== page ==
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October 15, 09

NEWS / United States Reaches Agreement in Livestock Trespassing Lawsuit

WASHINGTON— The United States has reached a settlement with ranchers in a longstanding dispute over livestock trespasses on public lands in Nye and Esmeralda Counties, Nev., the Justice Department and Bureau of Land Management (BLM) announced today.

As part of the settlement, Benjamin J. Colvin and Colvin Cattle Company acknowledged past unauthorized grazing on federal government lands and agreed to comply with federal grazing laws and regulations in the future.

The settlement partially resolves a lawsuit, filed in August 2007 in U.S. District Court for the District of Nevada, that alleged the Estate of E. Wayne Hage, Wayne N. Hage, Benjamin J. Colvin and Colvin Cattle Co. intentionally grazed cattle on multiple occasions on federally managed lands and that the Estate of E. Wayne Hage and Wayne N. Hage also placed livestock "leased" from other ranchers onto lands owned by the United States for grazing purposes.

"After many years of disputes and litigation over unauthorized livestock grazing on federal lands in Nevada, we are pleased to reach a settlement that will protect the federal lands from such unauthorized uses in the future," said John C. Cruden, Acting Assistant Attorney General for the Justice Department’s Environment and Natural Resources Division.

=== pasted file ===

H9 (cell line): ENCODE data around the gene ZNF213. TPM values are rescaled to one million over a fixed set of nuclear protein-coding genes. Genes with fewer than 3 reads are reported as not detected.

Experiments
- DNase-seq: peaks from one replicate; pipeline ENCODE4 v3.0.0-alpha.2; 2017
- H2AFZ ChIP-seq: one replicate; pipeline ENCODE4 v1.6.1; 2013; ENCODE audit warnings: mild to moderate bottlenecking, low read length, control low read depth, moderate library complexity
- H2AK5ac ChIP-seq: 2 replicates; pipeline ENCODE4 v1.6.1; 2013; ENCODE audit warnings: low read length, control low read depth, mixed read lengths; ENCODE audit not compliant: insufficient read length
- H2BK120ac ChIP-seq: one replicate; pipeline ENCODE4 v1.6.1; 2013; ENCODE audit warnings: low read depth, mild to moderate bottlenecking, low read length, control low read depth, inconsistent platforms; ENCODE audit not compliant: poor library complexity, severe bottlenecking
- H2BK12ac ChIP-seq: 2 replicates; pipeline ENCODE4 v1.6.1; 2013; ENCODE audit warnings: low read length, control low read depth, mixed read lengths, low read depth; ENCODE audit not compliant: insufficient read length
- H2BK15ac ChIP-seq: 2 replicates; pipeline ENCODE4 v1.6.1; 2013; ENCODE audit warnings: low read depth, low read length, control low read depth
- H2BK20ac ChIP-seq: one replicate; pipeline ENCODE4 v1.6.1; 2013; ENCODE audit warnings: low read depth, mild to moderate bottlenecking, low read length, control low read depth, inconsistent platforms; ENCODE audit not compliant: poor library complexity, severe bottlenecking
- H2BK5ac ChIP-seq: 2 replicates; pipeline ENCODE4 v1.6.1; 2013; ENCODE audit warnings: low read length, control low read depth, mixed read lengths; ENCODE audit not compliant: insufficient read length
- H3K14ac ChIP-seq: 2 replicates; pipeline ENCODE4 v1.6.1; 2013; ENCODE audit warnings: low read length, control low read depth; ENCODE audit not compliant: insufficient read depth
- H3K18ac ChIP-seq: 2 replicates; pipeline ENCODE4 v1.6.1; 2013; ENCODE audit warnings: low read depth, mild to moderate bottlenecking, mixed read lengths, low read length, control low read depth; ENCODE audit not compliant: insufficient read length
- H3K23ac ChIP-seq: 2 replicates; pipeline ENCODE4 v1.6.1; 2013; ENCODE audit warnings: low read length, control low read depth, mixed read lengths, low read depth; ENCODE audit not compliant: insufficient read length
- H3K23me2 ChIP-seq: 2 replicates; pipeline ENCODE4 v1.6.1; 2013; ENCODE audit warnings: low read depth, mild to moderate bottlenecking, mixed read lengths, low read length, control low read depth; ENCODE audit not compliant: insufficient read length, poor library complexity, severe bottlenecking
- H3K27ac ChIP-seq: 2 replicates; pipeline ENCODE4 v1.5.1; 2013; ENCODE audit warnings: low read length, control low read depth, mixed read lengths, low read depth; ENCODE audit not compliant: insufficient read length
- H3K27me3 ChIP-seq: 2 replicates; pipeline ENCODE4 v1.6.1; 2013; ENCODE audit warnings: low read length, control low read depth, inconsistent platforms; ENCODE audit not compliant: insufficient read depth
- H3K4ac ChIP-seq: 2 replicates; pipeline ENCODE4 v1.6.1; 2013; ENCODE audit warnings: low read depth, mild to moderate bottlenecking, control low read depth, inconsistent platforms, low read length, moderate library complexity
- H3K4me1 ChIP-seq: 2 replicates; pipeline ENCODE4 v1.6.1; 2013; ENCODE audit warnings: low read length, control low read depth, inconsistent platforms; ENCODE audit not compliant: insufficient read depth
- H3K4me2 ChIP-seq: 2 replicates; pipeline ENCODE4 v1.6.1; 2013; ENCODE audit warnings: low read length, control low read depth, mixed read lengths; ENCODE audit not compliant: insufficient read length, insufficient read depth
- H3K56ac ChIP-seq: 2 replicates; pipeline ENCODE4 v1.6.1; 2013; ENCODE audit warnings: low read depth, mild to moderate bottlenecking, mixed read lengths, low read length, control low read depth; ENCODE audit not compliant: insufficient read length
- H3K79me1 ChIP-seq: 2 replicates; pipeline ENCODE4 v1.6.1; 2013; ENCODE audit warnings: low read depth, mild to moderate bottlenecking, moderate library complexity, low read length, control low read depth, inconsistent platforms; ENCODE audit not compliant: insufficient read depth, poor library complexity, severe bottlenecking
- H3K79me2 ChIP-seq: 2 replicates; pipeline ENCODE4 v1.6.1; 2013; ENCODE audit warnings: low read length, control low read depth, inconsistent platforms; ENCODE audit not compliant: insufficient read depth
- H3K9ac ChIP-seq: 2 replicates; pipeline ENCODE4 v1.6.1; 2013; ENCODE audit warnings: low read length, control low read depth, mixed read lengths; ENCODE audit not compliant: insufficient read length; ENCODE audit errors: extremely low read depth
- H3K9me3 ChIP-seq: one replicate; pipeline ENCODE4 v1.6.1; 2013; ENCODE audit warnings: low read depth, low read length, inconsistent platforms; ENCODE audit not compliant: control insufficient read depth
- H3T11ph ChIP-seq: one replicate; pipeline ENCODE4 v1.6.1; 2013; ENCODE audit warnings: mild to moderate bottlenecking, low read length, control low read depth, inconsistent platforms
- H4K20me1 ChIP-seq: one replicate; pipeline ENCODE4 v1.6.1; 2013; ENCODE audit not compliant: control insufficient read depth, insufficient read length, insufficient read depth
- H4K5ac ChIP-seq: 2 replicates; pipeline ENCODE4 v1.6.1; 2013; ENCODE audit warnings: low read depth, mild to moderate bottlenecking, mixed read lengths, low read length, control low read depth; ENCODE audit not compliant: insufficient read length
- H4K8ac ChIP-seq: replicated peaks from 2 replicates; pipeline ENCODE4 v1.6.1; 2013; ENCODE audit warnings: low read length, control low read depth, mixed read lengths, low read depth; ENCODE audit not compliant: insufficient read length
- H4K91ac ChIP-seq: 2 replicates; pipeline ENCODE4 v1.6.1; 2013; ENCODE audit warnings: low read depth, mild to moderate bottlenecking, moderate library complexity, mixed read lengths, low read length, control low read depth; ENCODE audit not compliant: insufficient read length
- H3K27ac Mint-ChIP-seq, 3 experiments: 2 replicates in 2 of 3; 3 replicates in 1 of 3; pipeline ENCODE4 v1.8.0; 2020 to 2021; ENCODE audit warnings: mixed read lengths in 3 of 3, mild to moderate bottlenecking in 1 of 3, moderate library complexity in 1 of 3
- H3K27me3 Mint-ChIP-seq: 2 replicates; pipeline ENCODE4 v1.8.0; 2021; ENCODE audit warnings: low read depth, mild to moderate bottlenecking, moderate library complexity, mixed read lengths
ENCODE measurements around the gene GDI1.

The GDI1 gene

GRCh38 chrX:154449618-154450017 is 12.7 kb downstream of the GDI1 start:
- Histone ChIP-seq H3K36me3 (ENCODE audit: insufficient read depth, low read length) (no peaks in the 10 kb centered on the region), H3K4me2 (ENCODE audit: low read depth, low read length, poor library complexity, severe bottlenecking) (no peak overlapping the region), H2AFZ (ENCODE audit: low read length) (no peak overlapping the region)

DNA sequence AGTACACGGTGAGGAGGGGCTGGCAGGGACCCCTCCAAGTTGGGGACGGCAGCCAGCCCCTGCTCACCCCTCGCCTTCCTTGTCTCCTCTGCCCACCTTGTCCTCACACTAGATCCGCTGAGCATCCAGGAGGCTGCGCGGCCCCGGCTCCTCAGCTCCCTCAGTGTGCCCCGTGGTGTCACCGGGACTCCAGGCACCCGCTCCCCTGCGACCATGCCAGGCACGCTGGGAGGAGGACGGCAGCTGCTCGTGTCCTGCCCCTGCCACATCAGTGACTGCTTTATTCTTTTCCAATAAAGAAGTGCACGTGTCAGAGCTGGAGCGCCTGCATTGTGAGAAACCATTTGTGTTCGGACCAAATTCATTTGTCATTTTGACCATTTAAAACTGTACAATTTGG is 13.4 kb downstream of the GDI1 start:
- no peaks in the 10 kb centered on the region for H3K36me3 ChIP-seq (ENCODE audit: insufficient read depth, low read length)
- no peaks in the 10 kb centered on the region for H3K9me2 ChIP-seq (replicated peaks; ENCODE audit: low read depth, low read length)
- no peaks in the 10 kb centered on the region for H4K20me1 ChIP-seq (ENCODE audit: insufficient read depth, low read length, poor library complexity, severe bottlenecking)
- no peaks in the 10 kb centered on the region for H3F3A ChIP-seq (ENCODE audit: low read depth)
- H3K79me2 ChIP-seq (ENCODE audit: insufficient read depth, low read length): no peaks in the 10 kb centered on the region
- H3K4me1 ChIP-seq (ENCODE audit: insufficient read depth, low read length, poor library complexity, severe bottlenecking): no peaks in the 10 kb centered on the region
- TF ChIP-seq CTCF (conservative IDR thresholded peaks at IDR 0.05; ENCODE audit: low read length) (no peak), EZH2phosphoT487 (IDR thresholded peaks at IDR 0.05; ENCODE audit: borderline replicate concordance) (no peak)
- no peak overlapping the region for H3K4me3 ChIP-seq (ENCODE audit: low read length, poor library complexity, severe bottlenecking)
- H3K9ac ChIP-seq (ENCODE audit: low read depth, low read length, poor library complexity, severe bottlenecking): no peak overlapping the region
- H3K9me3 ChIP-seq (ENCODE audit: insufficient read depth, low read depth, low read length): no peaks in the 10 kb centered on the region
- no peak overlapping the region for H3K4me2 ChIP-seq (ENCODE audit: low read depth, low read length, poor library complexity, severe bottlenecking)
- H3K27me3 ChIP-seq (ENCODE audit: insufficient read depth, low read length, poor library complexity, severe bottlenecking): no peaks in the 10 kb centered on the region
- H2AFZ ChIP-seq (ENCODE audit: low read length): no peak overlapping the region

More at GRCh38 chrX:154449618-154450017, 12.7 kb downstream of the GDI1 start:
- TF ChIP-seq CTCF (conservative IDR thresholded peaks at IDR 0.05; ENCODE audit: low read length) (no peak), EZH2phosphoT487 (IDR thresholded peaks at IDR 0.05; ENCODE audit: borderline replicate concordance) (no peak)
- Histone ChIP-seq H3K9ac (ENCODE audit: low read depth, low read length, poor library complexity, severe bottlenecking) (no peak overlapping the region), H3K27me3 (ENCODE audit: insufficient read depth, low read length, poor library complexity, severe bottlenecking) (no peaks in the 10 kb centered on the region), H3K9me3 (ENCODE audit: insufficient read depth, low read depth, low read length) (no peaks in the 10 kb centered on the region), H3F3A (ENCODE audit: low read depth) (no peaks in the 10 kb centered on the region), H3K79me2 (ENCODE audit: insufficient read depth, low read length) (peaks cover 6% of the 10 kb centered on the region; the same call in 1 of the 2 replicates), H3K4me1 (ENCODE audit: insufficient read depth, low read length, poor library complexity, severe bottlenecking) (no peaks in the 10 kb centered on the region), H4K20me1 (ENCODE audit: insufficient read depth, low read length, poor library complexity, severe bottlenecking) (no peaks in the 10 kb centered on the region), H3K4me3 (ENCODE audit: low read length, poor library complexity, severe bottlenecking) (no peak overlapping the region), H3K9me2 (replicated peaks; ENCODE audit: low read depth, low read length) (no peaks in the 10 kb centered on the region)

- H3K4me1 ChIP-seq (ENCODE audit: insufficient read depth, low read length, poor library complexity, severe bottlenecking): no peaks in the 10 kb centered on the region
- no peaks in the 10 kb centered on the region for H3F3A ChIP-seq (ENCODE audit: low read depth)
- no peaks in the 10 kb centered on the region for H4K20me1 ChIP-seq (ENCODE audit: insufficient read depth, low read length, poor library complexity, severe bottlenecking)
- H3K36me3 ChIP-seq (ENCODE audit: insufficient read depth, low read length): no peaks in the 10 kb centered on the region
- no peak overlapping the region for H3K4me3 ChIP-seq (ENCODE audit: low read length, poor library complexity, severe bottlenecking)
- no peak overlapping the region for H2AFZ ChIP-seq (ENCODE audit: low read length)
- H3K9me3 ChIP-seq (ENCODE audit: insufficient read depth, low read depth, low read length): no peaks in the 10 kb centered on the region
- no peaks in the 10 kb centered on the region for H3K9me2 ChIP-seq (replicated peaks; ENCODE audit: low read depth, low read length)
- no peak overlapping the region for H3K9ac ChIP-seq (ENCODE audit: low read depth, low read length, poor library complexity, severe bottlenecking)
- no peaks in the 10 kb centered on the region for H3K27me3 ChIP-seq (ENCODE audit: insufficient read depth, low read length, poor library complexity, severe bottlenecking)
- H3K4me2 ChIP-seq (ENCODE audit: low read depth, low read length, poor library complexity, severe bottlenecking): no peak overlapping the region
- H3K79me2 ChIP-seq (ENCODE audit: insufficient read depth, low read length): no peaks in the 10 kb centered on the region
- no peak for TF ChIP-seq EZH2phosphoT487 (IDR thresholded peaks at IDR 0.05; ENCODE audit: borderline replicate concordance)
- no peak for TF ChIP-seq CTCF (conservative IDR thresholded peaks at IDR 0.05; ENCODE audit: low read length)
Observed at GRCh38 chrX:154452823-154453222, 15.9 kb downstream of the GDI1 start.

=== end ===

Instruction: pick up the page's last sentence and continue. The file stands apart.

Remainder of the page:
"The BLM is very pleased that a settlement was reached to resolve the government’s claims against Ben Colvin," said Jerry Smith, District Manager of the Battle Mountain BLM District.

Under the settlement Colvin also paid a fine of $34,000 to fully resolve past grazing and realty trespass damages, and agreed to remove his range improvements from the public lands. Upon Colvin’s compliance with these requirements, the federal government agreed that it will consider Mr. Colvin as it would any other grazing permit applicant in the future.

As a result of the agreement, on Oct 14, 2009, the U.S. District Court for the District of Nevada granted a jointly filed motion for partial dismissal, which dismisses Benjamin J. Colvin and the Colvin Cattle Company from the federal lawsuit as well as a counterclaim filed by Colvin Cattle Company. No settlement has yet been reached with the remaining defendants in this case.

The Bureau of Land Management has the authority to manage, administer, and protect federal lands including regulating grazing under the Taylor Grazing Act of 1934 and the Federal Land Policy and Management Act of 1976.




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